The direction of tilt of the Earth's axis also changes, much as a toy top does as it is slowing down. This circling of the axis, the second type of movement, is called Chandler wobble after its discoverer, or axial precession. Nutation and precession are shown in the figure on page 17.The cause of precession is not agreed upon, though both the Earth's ellipticity and the sloshing of the oceans due to tides may influence it. A complete circuit of the Earth's axis through precession takes about 25,000 years.

A third effect is called the precession of the equinoxes. Since in summer the Sun shines directly on the hemisphere in question, then the intensity of summer must depend in part on when summer occurs in the planet's orbit. If the planet's axis tilts such that the hemisphere has summer at perihelion, when the planet is closest to the Sun, then it will be a much hotter summer than if that hemisphere had summer at aphelion, when the planet is farthest from the Sun (also, a summer occurring at aphelion will be shorter, since the planet is moving faster). For the Earth, perihelion now occurs in January, making Northern Hemisphere winters slightly milder, and Southern Hemisphere summers slightly hotter. This change in timing of perihelion is known as the precession of the equinoxes, and occurs on a period of 22,000 years (the date of perihelion shifts by about one day in 58 years). Eleven thousand years ago, perihelion occurred in July, making the Northern Hemisphere's winter more severe than it is today.

The fourth effect on the severity of the seasons is a cyclical change in the eccentricity of Earth's orbit. Along with the precession of the equinoxes, the eccentricity of the earth's orbit varies on cycles of 100,000 and 400,000 years, affecting how important the timing of perihelion is to the strength of the seasons: A more eccentric orbit creates more extreme seasons.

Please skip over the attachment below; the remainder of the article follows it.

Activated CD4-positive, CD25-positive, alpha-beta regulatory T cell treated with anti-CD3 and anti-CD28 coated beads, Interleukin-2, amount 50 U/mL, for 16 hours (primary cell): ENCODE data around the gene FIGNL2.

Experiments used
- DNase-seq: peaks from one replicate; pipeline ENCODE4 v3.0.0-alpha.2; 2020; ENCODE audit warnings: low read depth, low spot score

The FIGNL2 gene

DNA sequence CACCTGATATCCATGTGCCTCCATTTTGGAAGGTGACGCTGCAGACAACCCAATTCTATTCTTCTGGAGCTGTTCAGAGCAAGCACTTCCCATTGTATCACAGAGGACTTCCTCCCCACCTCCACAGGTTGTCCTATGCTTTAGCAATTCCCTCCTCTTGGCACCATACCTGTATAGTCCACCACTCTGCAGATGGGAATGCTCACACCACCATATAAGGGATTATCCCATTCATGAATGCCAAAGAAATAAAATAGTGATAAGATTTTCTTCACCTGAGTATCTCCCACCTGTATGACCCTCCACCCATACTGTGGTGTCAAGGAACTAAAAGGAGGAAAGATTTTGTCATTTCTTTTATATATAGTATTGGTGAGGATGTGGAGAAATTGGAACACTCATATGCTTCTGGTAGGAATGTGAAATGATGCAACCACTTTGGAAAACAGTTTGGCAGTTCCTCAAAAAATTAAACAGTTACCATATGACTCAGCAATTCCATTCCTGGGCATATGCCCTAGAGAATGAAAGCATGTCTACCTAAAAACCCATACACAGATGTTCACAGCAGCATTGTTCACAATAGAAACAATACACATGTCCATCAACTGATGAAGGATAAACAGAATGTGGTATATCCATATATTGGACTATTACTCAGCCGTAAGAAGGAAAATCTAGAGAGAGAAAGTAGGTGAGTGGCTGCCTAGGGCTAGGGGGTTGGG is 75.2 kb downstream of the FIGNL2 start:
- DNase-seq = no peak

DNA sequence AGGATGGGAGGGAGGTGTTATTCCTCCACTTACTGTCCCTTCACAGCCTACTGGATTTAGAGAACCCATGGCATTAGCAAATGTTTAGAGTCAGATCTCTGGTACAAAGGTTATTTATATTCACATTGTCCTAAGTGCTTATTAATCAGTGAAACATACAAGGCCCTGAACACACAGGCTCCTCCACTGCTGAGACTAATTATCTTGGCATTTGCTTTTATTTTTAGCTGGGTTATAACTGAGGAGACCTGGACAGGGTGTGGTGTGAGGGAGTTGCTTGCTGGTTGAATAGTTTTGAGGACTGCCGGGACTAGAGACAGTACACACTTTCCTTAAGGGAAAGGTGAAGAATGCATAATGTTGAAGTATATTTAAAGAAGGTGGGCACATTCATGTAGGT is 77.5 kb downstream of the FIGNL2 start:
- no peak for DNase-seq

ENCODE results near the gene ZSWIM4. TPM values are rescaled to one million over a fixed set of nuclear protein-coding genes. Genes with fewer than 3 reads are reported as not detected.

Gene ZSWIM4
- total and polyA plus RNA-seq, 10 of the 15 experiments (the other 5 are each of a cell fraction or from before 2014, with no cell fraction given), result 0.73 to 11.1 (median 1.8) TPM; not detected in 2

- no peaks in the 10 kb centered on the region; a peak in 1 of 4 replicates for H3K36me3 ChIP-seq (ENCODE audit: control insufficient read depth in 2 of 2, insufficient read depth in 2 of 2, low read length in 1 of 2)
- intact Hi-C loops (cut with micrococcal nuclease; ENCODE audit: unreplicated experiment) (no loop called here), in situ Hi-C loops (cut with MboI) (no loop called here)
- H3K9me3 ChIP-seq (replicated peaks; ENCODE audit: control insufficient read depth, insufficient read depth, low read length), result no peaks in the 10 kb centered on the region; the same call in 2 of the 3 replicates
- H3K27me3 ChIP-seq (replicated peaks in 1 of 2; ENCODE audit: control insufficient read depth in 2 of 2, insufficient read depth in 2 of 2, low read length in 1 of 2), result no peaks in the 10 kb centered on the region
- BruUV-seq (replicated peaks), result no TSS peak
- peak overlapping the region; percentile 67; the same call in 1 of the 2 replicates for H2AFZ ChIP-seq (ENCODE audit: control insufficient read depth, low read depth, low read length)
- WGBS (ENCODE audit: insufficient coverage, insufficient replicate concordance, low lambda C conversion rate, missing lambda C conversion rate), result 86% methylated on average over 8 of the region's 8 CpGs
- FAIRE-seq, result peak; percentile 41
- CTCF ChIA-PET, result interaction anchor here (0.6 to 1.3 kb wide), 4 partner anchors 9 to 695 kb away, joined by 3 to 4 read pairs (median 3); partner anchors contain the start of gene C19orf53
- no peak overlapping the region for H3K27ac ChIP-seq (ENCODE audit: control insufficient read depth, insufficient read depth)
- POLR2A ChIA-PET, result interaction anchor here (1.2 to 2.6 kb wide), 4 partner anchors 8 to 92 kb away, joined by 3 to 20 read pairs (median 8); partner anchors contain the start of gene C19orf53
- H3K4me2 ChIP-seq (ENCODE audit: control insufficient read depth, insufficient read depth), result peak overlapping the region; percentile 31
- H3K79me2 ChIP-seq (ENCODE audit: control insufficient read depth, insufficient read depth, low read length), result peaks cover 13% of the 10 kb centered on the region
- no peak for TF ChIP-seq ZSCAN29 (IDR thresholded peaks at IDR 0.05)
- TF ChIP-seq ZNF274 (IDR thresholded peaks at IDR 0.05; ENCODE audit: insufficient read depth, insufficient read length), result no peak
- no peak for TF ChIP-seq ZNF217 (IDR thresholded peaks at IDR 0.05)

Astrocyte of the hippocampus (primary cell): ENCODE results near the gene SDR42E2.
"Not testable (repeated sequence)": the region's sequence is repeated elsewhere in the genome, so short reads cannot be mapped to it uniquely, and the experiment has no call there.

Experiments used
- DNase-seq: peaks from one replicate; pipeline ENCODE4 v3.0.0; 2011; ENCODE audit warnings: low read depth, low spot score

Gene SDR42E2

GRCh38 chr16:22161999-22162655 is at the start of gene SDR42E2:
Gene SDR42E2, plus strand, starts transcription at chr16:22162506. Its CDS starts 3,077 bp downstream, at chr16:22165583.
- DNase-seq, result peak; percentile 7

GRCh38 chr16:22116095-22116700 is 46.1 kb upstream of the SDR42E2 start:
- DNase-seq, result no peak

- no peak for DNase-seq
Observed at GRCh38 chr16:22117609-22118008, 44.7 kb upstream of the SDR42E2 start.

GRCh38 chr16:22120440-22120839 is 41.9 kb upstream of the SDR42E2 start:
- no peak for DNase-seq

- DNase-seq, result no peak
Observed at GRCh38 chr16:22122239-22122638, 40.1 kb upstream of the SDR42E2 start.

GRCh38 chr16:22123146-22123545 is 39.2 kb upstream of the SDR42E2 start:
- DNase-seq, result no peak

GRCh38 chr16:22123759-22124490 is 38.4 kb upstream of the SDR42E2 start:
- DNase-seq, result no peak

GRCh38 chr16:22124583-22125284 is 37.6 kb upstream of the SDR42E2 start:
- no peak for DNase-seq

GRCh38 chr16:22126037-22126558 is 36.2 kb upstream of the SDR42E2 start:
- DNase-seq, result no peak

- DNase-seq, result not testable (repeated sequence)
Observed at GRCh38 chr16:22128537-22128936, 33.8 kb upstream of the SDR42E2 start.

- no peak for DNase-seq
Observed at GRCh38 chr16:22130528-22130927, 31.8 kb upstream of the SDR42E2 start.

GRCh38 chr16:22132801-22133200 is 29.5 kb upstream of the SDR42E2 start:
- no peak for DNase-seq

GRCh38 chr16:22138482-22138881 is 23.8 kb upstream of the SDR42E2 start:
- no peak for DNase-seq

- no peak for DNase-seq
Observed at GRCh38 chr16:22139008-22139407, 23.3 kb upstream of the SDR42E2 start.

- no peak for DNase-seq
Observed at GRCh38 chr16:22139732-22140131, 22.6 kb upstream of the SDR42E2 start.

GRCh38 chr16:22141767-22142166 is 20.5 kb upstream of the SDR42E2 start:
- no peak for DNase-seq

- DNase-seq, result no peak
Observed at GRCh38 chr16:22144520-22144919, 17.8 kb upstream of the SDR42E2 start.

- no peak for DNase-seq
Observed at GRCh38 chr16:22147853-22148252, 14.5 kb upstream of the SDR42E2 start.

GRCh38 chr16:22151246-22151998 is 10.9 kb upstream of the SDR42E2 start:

The combination of the 41,000-year axial nutation cycle and the 25,000-year precession cycles affect the relative severity of summer and winter, and are thought to control the growth and retreat of ice sheets.The climate cycle caused by the combination of these effects is called the Milankovitch cycle. Cool summers in the Northern Hemisphere, where most of the Earth's landmass is located, appear to allow snow and ice to persist to the next winter, allowing the development of large ice sheets over hundreds to thousands of years. On the other hand, warmer summers shrink ice sheets by melting more ice than the amount accumulated during the winter.

An even more obscure change to the Earth's orbital and rotational cycles is caused by an interaction between the Earth's core and its atmosphere. In ways not entirely understood, the two flowing systems trade energy and can cause changes of day length on the order of two milliseconds per day. This corresponds to a 1 percent change in the average rate of Earth's rotation, and can cause a change in average global wind speed of about 11 miles per hour (18 km/hr).The fact that planetary orbits are ellipses, combined with the fact that the ellipses precess around the Sun slowly, allowed Mars and the Earth to come very close together on August 27, 2003. This close approach was at a distance of 34,776,000 miles (56 million km), not close

Opposition and Conjunction

Opposition and Conjunction

Opposition and conjunction are the two cases when the Earth, the Sun, and the body in question form a line in space.